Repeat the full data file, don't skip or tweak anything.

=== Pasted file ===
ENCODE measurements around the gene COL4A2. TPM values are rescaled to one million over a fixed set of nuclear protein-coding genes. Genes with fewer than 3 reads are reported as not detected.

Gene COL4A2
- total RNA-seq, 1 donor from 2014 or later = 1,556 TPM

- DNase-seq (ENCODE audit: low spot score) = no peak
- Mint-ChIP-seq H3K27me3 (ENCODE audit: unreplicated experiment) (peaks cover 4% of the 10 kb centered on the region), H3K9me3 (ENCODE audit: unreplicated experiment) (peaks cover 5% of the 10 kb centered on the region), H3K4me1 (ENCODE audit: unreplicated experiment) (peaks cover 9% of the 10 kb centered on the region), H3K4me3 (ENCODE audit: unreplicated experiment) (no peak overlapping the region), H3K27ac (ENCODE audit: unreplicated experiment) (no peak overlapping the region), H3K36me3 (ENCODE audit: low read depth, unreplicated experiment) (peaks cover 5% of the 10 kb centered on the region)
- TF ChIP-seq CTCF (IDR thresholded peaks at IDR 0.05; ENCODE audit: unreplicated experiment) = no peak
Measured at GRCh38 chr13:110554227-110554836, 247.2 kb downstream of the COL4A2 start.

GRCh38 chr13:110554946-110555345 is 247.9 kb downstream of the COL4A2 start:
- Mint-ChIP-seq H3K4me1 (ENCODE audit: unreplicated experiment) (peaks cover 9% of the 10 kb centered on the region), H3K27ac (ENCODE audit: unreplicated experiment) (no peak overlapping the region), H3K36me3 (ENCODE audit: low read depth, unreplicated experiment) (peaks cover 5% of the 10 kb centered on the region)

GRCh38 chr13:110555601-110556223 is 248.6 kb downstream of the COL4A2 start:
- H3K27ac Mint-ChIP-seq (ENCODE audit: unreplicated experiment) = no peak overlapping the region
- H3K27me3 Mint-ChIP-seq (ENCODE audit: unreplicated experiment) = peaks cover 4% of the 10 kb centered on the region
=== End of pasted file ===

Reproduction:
ENCODE measurements around the gene COL4A2. TPM values are rescaled to one million over a fixed set of nuclear protein-coding genes. Genes with fewer than 3 reads are reported as not detected.

Gene COL4A2
- total RNA-seq, 1 donor from 2014 or later = 1,556 TPM

- DNase-seq (ENCODE audit: low spot score) = no peak
- Mint-ChIP-seq H3K27me3 (ENCODE audit: unreplicated experiment) (peaks cover 4% of the 10 kb centered on the region), H3K9me3 (ENCODE audit: unreplicated experiment) (peaks cover 5% of the 10 kb centered on the region), H3K4me1 (ENCODE audit: unreplicated experiment) (peaks cover 9% of the 10 kb centered on the region), H3K4me3 (ENCODE audit: unreplicated experiment) (no peak overlapping the region), H3K27ac (ENCODE audit: unreplicated experiment) (no peak overlapping the region), H3K36me3 (ENCODE audit: low read depth, unreplicated experiment) (peaks cover 5% of the 10 kb centered on the region)
- TF ChIP-seq CTCF (IDR thresholded peaks at IDR 0.05; ENCODE audit: unreplicated experiment) = no peak
Measured at GRCh38 chr13:110554227-110554836, 247.2 kb downstream of the COL4A2 start.

GRCh38 chr13:110554946-110555345 is 247.9 kb downstream of the COL4A2 start:
- Mint-ChIP-seq H3K4me1 (ENCODE audit: unreplicated experiment) (peaks cover 9% of the 10 kb centered on the region), H3K27ac (ENCODE audit: unreplicated experiment) (no peak overlapping the region), H3K36me3 (ENCODE audit: low read depth, unreplicated experiment) (peaks cover 5% of the 10 kb centered on the region)

GRCh38 chr13:110555601-110556223 is 248.6 kb downstream of the COL4A2 start:
- H3K27ac Mint-ChIP-seq (ENCODE audit: unreplicated experiment) = no peak overlapping the region
- H3K27me3 Mint-ChIP-seq (ENCODE audit: unreplicated experiment) = peaks cover 4% of the 10 kb centered on the region